The temperature outside is beginning its slow creep upward toward something tolerable, Formula 1 teams have all unveiled their cars for the upcoming campaign, and the new season of Drive To Survive — plus that new MotoGP docuseries — are merely weeks away. Racing’s nearly back, and it feels great.
Racing games are back too, as it happens. Ahead of Gran Turismo 7's launch next week comes Grid Legends’ today. And while the latest chapter in Codemasters’ circuit racing series has received less attention than Sony’s spring tentpole, you shouldn’t sleep on Grid. Because nothing else captures the spectacle of motorsport quite like it.
Full disclosure: Electronic Arts provided Jalopnik with a code for Grid Legends on PlayStation 5. It was tested with a DualSense controller.
The story for this installment is the story. It’s called Driven To Glory, which pretty much tells you exactly what to expect. Unlike F1's Braking Point mode however, Driven To Glory plays out with real actors — like Sex Education’s Ncuti Gatwa — on computer-generated sets. This seems like a minor detail but actually makes a significant difference in ramping up the immersion. Also unlike Braking Point, Driven To Glory isn’t stingy with its cutscenes. They bookend most races, which are split up into 36 chapters. It took me about six hours to finish it all, though it certainly could take longer on higher difficulty settings.
Sure, the narrative is cheesy and melodramatic — characters can’t help but make eye contact directly with the camera in their talking head-style interviews, which makes everything feel a little WWE. The generic orchestral score is over the top, too. But you can never underestimate the power of a strong villain, and Grid’s longtime driver-to-beat Nathan McKane of Team Ravenwest, played in Legends by Callum McGowan, is exactly the sort of archetypal dick that inspires you to keep playing. Not to mention use your car as a weapon anytime he’s within striking distance.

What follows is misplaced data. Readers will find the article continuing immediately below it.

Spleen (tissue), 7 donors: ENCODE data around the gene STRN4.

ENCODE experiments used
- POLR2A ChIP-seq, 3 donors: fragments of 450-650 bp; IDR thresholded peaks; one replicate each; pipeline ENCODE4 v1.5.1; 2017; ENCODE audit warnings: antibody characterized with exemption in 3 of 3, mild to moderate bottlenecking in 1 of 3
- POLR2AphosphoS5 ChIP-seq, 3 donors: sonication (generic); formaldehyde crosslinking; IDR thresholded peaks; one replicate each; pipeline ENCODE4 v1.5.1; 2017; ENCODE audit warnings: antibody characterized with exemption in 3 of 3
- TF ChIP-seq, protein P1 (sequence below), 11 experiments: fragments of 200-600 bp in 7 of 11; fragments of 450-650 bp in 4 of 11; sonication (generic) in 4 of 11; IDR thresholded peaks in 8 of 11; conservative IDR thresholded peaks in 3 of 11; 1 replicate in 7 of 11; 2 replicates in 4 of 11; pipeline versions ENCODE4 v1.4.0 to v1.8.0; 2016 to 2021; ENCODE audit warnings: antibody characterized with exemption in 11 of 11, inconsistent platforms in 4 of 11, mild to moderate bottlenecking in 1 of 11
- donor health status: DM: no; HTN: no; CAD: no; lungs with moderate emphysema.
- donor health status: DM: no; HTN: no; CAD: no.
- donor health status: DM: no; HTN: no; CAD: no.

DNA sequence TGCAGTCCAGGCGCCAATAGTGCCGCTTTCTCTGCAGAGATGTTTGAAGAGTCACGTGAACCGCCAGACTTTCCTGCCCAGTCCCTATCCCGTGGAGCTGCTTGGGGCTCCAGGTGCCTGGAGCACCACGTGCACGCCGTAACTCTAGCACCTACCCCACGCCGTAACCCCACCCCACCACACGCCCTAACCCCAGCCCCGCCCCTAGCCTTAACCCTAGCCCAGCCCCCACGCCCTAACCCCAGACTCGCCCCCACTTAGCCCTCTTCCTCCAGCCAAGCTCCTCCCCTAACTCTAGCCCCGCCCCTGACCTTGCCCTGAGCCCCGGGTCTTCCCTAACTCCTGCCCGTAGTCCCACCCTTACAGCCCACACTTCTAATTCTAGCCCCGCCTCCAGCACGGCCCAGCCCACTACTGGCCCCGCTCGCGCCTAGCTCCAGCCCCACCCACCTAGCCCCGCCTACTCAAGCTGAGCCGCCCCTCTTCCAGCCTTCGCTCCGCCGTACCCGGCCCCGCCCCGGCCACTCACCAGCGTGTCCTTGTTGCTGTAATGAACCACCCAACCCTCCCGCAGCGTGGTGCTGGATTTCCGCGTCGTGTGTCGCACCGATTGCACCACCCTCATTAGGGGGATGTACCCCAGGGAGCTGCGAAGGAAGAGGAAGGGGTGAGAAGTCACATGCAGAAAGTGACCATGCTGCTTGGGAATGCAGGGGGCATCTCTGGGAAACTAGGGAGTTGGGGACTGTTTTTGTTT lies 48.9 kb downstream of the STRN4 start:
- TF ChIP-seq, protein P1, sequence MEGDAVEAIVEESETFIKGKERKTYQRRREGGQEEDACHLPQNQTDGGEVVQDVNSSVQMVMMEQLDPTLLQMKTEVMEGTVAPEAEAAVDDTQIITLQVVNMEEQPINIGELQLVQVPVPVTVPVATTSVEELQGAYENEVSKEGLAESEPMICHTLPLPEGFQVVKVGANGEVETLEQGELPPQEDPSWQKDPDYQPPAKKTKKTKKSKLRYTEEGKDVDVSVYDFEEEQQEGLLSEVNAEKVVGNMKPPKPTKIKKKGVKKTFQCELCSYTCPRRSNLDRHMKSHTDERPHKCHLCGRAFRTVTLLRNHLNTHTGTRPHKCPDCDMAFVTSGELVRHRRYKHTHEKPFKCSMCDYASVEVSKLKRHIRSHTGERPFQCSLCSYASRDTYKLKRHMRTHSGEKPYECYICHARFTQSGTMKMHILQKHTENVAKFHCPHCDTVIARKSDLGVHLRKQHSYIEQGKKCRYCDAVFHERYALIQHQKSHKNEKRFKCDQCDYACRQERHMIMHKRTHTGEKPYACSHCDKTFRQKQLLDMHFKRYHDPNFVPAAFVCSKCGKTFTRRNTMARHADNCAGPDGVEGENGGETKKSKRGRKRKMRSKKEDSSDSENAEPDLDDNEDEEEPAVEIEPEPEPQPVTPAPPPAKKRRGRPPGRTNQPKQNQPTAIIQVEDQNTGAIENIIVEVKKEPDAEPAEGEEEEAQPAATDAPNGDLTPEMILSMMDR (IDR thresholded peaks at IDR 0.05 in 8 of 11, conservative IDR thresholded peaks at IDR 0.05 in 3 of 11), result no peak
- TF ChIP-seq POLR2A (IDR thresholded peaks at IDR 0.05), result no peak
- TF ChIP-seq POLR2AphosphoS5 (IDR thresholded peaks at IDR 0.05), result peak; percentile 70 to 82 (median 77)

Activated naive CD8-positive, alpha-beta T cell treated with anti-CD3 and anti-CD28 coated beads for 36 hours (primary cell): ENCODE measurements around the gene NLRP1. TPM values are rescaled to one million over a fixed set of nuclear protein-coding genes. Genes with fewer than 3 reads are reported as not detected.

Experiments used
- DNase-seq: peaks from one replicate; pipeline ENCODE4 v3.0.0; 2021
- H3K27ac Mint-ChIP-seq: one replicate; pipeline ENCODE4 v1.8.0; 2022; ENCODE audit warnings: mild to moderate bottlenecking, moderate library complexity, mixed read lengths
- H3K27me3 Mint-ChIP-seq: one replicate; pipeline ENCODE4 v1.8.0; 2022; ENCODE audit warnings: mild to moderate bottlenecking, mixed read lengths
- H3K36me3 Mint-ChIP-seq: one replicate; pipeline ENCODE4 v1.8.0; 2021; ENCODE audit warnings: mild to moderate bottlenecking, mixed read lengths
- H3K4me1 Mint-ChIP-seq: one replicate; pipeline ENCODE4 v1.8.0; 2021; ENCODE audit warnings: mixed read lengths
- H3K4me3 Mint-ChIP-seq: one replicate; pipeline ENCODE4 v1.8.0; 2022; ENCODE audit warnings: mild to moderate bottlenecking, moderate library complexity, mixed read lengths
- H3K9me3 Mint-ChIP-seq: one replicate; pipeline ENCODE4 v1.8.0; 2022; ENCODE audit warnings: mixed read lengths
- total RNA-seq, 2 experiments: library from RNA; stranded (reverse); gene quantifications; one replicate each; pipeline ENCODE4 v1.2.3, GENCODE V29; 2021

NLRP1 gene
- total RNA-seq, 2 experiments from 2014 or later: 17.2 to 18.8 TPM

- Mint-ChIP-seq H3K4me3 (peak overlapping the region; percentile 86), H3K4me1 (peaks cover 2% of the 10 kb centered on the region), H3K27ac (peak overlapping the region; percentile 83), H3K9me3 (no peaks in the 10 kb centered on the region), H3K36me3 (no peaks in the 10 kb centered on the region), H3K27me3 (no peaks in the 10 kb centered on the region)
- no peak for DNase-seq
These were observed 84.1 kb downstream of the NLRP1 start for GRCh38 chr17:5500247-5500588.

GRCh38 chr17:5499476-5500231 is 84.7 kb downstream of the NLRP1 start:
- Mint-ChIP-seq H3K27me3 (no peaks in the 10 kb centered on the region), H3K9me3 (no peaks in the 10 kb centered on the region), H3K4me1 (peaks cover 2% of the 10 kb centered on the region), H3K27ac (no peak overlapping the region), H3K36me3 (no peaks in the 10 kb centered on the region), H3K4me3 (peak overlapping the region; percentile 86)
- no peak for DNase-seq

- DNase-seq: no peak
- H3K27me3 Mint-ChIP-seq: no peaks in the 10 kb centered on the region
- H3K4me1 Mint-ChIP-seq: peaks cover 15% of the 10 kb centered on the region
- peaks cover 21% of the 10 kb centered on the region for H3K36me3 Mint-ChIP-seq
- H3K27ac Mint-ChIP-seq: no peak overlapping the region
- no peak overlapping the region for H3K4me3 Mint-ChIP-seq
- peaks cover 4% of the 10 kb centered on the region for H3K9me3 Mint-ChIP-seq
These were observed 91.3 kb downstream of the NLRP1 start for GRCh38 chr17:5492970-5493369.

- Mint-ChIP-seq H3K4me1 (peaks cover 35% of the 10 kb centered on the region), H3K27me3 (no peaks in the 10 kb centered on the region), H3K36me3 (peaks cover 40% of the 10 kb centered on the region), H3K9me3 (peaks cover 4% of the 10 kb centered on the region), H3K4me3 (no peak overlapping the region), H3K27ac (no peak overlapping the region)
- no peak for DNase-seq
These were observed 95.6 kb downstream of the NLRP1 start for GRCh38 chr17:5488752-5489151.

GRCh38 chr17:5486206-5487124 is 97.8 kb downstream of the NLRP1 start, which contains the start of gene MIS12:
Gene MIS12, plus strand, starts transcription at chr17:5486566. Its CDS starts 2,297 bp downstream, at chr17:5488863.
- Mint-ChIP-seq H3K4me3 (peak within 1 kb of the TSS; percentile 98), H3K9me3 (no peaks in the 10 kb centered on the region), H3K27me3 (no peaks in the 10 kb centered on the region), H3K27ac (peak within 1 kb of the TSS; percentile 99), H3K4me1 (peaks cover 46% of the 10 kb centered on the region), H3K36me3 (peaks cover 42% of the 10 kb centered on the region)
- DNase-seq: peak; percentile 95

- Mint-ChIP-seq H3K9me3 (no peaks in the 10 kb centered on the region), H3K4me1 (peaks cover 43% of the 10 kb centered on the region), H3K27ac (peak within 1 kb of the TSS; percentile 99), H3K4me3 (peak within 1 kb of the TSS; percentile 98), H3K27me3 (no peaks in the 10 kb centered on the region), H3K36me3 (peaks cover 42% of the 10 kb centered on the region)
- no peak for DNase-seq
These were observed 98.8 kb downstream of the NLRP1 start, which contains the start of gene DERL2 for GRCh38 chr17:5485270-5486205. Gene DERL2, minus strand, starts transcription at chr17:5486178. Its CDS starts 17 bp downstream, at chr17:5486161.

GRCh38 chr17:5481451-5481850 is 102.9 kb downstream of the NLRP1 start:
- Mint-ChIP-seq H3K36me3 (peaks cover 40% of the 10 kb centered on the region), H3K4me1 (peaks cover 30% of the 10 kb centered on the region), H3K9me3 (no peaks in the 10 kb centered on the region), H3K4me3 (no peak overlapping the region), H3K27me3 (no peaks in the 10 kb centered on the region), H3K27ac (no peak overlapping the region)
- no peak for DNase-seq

While there’s little about the Driven To Glory plot that I feel like I’ll recall months from now, it does feel like the perfect narrative companion to the Grid gameplay experience, which has always been one of chaos and bustle. You feel it most on the city circuits, where this game is truly at its best. The throngs of crowds lining the streets of Shanghai, Chicago and Barcelona; the dust kicked up as cars cascade into Turn 1 at Dubai; the warm glow of the lights strung over the track from building to building in Havana. The fireworks, the confetti, the balloons. God, the balloons. The artist responsible for designing the balloon archways in this game deserves a raise.
All that flash constructs a thriving race-day atmosphere that, up until now, I hadn’t realized has been missing from games for a long time. The later Project Gotham Racing titles used to nail this; so too did Need For Speed: Pro Street, albeit in less of the Michael Bay sense Grid is affecting and more in the grassroots motorsport tradition. Forza Horizon wants players to believe it’s car Coachella, but the world map is too large to sustain that feeling of commotion most of the time. Grid Legends feels tight, dense and hectic. It’s a good feeling.
The game performs well too, even if it has its share of graphical strengths and weaknesses. On the move, when the sheer quantity of trackside objects are sweeping by under a layer of delicious per-pixel motion blur, it all clicks beautifully. In single frames, warts like jagged shadows and flat textures crop up and are hard to look past. Grid keeps a rock-solid 60 frames per second on PS5 at native 4K resolution, and there’s even a 120Hz mode hiding in the settings, to be enabled in a later update, that will drop the pixel count down to 1440p in exchange for an even smoother experience. You’ll need a newer TV with HDMI 2.1 capabilities to take advantage, but it’s nevertheless encouraging to see PC-type graphics adjustability making its way to the console space.